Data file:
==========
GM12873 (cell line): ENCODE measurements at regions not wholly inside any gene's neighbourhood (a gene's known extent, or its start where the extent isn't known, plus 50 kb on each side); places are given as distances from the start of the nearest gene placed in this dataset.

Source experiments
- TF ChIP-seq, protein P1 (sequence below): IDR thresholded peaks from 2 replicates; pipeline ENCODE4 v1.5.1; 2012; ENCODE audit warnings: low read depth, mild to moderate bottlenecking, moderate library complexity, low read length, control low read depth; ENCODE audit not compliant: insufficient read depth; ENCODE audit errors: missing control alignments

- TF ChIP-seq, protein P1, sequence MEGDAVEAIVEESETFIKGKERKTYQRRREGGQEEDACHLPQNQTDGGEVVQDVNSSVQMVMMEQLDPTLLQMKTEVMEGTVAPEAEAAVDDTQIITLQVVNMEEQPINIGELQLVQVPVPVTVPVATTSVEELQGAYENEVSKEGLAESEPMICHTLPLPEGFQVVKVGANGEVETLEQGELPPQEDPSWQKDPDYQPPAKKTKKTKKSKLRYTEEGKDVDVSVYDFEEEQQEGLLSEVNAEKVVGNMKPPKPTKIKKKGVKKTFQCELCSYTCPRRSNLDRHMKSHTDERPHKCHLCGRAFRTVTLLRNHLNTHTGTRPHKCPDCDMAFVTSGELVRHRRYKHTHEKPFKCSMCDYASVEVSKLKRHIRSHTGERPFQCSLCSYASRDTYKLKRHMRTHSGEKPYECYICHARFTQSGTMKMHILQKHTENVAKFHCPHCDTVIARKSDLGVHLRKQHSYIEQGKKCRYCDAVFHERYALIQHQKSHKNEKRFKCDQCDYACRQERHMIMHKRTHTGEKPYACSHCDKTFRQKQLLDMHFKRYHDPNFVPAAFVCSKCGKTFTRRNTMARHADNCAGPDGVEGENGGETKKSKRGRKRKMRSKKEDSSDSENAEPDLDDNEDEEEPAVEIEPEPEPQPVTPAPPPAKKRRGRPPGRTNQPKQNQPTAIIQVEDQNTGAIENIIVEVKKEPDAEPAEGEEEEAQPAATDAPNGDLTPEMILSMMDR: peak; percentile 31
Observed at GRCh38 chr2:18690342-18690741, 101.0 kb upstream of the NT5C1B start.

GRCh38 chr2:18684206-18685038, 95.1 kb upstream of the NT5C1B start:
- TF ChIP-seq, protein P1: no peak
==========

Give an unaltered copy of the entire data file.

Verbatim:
GM12873 (cell line): ENCODE measurements at regions not wholly inside any gene's neighbourhood (a gene's known extent, or its start where the extent isn't known, plus 50 kb on each side); places are given as distances from the start of the nearest gene placed in this dataset.

Source experiments
- TF ChIP-seq, protein P1 (sequence below): IDR thresholded peaks from 2 replicates; pipeline ENCODE4 v1.5.1; 2012; ENCODE audit warnings: low read depth, mild to moderate bottlenecking, moderate library complexity, low read length, control low read depth; ENCODE audit not compliant: insufficient read depth; ENCODE audit errors: missing control alignments

- TF ChIP-seq, protein P1, sequence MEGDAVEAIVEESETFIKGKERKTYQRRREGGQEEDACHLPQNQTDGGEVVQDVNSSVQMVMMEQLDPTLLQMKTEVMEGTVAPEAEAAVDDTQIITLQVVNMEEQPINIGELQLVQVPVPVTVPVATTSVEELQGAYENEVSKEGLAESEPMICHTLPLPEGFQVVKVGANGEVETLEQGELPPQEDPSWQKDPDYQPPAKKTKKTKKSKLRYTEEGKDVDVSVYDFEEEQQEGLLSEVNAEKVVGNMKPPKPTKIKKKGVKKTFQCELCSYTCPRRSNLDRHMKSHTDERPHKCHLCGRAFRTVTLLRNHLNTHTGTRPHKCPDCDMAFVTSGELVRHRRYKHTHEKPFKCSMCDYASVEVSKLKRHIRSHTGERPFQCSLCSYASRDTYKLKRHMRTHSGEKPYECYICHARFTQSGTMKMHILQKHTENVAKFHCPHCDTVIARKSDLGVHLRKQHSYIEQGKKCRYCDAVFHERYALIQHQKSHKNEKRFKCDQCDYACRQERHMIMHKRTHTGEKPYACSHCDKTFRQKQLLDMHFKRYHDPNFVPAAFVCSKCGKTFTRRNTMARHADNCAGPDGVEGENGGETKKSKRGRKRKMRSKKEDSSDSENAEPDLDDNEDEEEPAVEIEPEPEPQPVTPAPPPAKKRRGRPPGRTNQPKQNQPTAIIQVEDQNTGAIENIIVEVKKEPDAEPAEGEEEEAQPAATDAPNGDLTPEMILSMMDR: peak; percentile 31
Observed at GRCh38 chr2:18690342-18690741, 101.0 kb upstream of the NT5C1B start.

GRCh38 chr2:18684206-18685038, 95.1 kb upstream of the NT5C1B start:
- TF ChIP-seq, protein P1: no peak